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SEC cyber reporting rule presents compliance, insurance complexities


Businesses will face challenges complying with a cybersecurity rule issued by the U.S. Securities and Exchange Commission late last month that gives them just four business days to report material cyber breaches, experts say.

Policyholders may find coverage exclusions in their cyber liability and directors and officers liability insurance policies if claims arise from the regulation.

Under the rule, approved by the SEC on a party-line 3-2 vote on July 26, companies must determine an incident’s materiality without “unreasonable delay” and file an Item 1.05 Form 8-K, generally within four business days.

The material incident disclosure requirement takes effect Dec. 18, with smaller companies having a 180-day deferral.

The regulation also requires companies to describe their processes for assessing, identifying and managing material risks from cybersecurity threats, among other requirements. The information must be included in annual reports beginning Dec. 15.

SEC Chair Gary Gensler said in a statement that while many public companies provide cybersecurity disclosure to investors, “companies and investors alike, however, would benefit if this disclosure were made in a more consistent, comparable, and decision-useful way.”

The 186-page regulation has been in the works for several years.

The SEC has been seeking this information on a voluntary basis, but “there’s been very little compliance,” said Arturo Perez-Reyes, senior vice president and cyber strategist at San Francisco-based Newfront Insurance.

“It represents a complete sea change from where we’ve been before” in accountability and transparency for corporate boards, said Dominique Shelton Leipzig, a partner with Mayer Brown in Los Angeles.

This has never been required before for annual statements “and highlights the importance of boards being involved in this process,” she said.

“It’s an aggressive response to try to force companies to come clean about these breaches as soon as possible,” said Peter A. Halprin, a partner with Pasich LLP in New York.

The purpose of the rule is to let the stock markets “know what is happening almost in real-time with a cyber incident. That is pretty revolutionary,” said Aloke S. Chakravarty, a Denver-based partner at Snell & Wilmer LLP, who is co-chair of the firm’s cybersecurity, data protection and privacy practice.

After the rule goes into effect, the SEC likely “will choose the most egregious cases” to pursue for violating the rule to set an example, he said.  

The rule could affect insurance coverage, experts say.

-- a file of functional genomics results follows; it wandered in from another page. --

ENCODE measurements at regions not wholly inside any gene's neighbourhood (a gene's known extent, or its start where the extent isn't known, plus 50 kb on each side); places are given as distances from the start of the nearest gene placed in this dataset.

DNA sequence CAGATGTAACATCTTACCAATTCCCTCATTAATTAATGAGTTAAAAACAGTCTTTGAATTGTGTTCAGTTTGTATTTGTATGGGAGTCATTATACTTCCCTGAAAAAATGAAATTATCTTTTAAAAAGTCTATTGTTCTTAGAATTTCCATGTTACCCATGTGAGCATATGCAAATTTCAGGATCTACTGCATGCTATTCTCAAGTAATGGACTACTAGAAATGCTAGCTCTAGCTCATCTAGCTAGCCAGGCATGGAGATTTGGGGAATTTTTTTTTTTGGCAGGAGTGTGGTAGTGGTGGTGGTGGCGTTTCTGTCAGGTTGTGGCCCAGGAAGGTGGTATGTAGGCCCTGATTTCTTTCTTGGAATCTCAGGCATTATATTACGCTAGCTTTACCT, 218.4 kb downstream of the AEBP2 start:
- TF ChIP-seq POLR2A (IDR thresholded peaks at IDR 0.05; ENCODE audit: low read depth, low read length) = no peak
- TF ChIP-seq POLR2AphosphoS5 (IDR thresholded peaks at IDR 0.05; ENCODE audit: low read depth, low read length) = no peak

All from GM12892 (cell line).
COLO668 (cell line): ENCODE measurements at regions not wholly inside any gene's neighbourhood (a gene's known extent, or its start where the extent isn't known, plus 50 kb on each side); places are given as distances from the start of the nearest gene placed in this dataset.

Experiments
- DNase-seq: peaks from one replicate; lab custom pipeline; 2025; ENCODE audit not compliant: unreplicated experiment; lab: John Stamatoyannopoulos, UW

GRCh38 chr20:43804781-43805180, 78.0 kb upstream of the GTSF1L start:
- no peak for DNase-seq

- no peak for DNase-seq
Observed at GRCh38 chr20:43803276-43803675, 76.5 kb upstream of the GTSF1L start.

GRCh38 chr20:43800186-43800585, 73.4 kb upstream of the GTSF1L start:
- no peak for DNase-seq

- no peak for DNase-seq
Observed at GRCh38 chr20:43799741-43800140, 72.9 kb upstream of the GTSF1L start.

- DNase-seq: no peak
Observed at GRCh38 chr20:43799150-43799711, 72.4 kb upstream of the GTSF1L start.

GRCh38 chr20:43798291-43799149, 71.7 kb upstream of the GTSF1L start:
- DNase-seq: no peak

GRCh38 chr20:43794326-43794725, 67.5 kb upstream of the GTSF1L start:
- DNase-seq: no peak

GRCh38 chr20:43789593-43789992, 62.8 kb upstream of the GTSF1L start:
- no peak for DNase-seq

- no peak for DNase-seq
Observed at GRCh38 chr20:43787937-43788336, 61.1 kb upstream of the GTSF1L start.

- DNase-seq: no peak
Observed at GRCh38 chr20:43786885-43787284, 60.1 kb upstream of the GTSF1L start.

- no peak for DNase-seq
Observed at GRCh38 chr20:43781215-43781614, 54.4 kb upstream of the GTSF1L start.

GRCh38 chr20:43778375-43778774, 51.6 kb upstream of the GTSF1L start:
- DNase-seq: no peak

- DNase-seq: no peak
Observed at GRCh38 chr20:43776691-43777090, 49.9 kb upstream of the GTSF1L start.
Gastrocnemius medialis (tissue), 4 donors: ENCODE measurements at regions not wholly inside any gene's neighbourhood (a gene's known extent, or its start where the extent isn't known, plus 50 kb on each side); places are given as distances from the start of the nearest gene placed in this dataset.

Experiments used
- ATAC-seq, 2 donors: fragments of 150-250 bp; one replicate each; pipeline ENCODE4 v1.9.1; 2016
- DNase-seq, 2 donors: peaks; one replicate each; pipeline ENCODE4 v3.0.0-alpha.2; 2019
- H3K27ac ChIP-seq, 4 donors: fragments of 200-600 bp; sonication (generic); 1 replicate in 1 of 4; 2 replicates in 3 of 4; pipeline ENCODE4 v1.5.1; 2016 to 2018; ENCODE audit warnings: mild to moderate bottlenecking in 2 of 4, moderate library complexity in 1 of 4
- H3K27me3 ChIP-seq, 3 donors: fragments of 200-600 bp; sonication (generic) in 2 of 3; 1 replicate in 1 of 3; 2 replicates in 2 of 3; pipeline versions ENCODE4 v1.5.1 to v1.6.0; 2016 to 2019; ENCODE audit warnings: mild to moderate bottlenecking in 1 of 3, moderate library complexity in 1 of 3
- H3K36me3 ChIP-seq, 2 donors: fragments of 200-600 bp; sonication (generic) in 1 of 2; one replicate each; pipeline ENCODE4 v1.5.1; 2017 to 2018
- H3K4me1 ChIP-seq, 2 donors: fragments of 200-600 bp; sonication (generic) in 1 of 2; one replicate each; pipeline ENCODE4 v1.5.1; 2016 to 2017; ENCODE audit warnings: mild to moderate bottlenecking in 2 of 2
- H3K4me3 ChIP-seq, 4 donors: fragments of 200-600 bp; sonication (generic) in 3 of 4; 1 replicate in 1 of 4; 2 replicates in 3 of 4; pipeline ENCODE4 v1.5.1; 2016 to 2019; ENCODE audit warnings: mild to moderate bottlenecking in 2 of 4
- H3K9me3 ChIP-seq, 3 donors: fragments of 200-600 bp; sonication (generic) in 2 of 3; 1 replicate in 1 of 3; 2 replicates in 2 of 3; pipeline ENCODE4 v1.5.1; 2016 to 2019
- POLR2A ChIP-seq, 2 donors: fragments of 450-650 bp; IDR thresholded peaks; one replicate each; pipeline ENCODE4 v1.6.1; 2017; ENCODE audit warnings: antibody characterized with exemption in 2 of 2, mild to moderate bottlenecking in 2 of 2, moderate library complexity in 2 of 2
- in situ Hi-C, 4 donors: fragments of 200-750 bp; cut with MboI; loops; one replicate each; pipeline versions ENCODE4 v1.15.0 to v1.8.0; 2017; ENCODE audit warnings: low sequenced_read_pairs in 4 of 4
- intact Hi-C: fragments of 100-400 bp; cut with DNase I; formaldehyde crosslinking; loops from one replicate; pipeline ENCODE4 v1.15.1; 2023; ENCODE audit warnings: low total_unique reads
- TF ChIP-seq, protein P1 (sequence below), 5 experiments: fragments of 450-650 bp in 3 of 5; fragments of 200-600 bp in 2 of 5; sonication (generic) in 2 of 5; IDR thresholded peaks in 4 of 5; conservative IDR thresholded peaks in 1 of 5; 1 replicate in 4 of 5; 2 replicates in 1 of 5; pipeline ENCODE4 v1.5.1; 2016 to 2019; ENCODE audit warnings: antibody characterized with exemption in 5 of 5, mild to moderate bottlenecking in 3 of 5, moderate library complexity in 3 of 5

“We can expect that clients are going to be looking more and more to their cyber and their management liability —in particular D&O — insurance to try to deal with any consequences of their liability,” Mr. Halprin said.

Mr. Anderson said D&O policies, which provide coverage for errors and omissions by management, boards of directors, audit committees and chief information officers, are more likely than cyber policies to respond, although cyber-related exclusions in these policies are not uncommon.

Mr. Perez-Reyes said that just as companies may find their D&O policies have exclusions for cyber-related incidents, their cyber policies may have D&O-related exclusions as well. Insurers may issue very broad exclusions to avoid the possibility of, for example, having a D&O policy cover a “normal hacking claim” rather than one that involves SEC-related allegations against directors and officers, he said.

“There’s been a hole that’s opening up between cyber and D&O policies, and this will widen the gap and require creative work by brokers” to close, he said.

Mr. Chakravarty said the four-day notice requirement “is a big deal” because the regulation is very specific in providing such a short time frame. “It’s very difficult to figure out whether something is material that quickly, he said.

David Anderson, New York-based vice president of cyber for Woodruff-Sawyer & Co., said the four-day rule is “complicated and perilous for public companies because there is always the specter of litigation.”

Companies should look at their internal procedures with regard to reporting cyberattacks, make sure they are in compliance and have robust insurance coverage as a failsafe if violations are alleged, Mr. Halprin of Pasich said.

Mr. Chakravarty said smaller companies are more likely to be affected by the compliance requirements, because larger companies may have a “mature security infrastructure.”